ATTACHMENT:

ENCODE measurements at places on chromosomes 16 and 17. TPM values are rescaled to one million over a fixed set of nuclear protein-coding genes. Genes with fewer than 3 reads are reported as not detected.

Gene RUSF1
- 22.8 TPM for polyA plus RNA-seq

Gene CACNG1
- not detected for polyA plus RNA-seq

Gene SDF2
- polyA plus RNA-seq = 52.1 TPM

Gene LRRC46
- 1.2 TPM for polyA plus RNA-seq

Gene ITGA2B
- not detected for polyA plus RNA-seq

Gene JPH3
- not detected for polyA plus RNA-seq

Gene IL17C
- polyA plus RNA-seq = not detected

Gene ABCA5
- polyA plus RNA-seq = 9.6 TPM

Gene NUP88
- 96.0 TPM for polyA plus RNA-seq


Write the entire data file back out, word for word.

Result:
ENCODE measurements at places on chromosomes 16 and 17. TPM values are rescaled to one million over a fixed set of nuclear protein-coding genes. Genes with fewer than 3 reads are reported as not detected.

Gene RUSF1
- 22.8 TPM for polyA plus RNA-seq

Gene CACNG1
- not detected for polyA plus RNA-seq

Gene SDF2
- polyA plus RNA-seq = 52.1 TPM

Gene LRRC46
- 1.2 TPM for polyA plus RNA-seq

Gene ITGA2B
- not detected for polyA plus RNA-seq

Gene JPH3
- not detected for polyA plus RNA-seq

Gene IL17C
- polyA plus RNA-seq = not detected

Gene ABCA5
- polyA plus RNA-seq = 9.6 TPM

Gene NUP88
- 96.0 TPM for polyA plus RNA-seq